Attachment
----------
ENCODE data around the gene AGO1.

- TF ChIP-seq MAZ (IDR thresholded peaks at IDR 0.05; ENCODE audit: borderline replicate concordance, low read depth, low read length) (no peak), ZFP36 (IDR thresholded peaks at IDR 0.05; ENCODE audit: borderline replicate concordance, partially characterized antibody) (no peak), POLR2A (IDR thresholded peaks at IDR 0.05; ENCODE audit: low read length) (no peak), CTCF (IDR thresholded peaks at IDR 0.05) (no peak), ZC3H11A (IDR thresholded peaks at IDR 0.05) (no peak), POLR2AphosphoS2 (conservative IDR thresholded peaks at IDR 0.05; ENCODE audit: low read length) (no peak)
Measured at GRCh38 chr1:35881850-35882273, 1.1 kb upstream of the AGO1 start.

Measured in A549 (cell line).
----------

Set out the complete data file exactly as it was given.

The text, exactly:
ENCODE data around the gene AGO1.

- TF ChIP-seq MAZ (IDR thresholded peaks at IDR 0.05; ENCODE audit: borderline replicate concordance, low read depth, low read length) (no peak), ZFP36 (IDR thresholded peaks at IDR 0.05; ENCODE audit: borderline replicate concordance, partially characterized antibody) (no peak), POLR2A (IDR thresholded peaks at IDR 0.05; ENCODE audit: low read length) (no peak), CTCF (IDR thresholded peaks at IDR 0.05) (no peak), ZC3H11A (IDR thresholded peaks at IDR 0.05) (no peak), POLR2AphosphoS2 (conservative IDR thresholded peaks at IDR 0.05; ENCODE audit: low read length) (no peak)
Measured at GRCh38 chr1:35881850-35882273, 1.1 kb upstream of the AGO1 start.

Measured in A549 (cell line).